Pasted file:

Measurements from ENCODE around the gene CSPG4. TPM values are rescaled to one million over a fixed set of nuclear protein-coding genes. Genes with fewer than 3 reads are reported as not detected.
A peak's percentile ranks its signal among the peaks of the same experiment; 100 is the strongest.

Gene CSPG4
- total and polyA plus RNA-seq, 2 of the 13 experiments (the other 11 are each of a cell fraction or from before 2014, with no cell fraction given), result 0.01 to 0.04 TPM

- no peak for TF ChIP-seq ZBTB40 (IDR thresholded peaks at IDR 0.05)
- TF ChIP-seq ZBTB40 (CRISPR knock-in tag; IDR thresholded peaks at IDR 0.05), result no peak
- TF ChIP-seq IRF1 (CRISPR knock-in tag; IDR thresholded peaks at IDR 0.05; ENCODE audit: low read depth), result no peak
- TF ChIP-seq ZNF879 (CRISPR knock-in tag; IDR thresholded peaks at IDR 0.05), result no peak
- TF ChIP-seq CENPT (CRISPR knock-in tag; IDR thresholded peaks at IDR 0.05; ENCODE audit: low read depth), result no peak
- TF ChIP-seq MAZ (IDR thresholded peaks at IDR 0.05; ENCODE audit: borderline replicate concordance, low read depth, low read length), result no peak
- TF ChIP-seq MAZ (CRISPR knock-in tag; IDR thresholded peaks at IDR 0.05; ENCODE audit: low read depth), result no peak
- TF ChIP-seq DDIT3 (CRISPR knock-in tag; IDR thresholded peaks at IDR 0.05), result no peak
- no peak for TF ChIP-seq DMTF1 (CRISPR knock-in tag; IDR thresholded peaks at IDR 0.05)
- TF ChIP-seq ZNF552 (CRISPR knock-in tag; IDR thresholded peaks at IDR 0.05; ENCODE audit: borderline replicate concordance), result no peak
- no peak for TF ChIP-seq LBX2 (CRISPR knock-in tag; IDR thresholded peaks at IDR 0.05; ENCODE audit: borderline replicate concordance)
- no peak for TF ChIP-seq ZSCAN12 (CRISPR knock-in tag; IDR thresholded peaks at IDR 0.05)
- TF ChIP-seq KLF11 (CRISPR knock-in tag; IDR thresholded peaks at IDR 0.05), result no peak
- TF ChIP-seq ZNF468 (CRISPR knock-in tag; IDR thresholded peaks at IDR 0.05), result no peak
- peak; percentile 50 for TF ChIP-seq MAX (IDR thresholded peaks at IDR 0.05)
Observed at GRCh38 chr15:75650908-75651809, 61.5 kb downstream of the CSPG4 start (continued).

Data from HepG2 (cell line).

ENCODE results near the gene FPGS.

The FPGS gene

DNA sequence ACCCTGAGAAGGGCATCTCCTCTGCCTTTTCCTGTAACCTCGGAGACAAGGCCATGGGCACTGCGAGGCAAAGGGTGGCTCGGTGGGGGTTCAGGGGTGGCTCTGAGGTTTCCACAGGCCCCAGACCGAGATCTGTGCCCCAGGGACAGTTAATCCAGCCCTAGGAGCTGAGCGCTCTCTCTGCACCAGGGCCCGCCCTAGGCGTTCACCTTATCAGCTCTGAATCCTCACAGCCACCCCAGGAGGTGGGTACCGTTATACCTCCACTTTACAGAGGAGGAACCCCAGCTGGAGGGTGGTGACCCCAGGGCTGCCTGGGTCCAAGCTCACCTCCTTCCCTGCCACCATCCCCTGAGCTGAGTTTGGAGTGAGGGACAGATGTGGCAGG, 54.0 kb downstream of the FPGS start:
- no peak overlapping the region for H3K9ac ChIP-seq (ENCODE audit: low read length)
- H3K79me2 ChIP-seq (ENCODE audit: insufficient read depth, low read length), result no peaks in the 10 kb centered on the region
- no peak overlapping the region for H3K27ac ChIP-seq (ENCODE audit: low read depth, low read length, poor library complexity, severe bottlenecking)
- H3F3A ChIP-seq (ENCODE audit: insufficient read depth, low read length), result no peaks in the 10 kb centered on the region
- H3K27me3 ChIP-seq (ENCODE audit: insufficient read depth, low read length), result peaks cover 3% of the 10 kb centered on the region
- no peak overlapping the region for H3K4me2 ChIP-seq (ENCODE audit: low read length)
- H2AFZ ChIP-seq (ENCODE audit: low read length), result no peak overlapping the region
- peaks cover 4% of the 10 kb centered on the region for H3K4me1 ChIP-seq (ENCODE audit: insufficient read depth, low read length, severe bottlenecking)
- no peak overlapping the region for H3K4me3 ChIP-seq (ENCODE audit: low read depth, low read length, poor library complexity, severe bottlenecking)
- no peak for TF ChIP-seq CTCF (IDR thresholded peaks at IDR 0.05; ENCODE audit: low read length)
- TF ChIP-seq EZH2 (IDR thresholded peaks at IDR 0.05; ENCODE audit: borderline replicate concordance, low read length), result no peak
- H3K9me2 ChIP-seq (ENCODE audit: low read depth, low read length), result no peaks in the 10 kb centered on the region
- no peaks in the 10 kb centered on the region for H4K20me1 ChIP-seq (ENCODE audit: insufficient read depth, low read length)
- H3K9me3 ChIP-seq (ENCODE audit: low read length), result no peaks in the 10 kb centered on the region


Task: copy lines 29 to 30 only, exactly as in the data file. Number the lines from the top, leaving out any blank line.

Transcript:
- H3K27me3 ChIP-seq (ENCODE audit: insufficient read depth, low read length), result peaks cover 3% of the 10 kb centered on the region
- no peak overlapping the region for H3K4me2 ChIP-seq (ENCODE audit: low read length)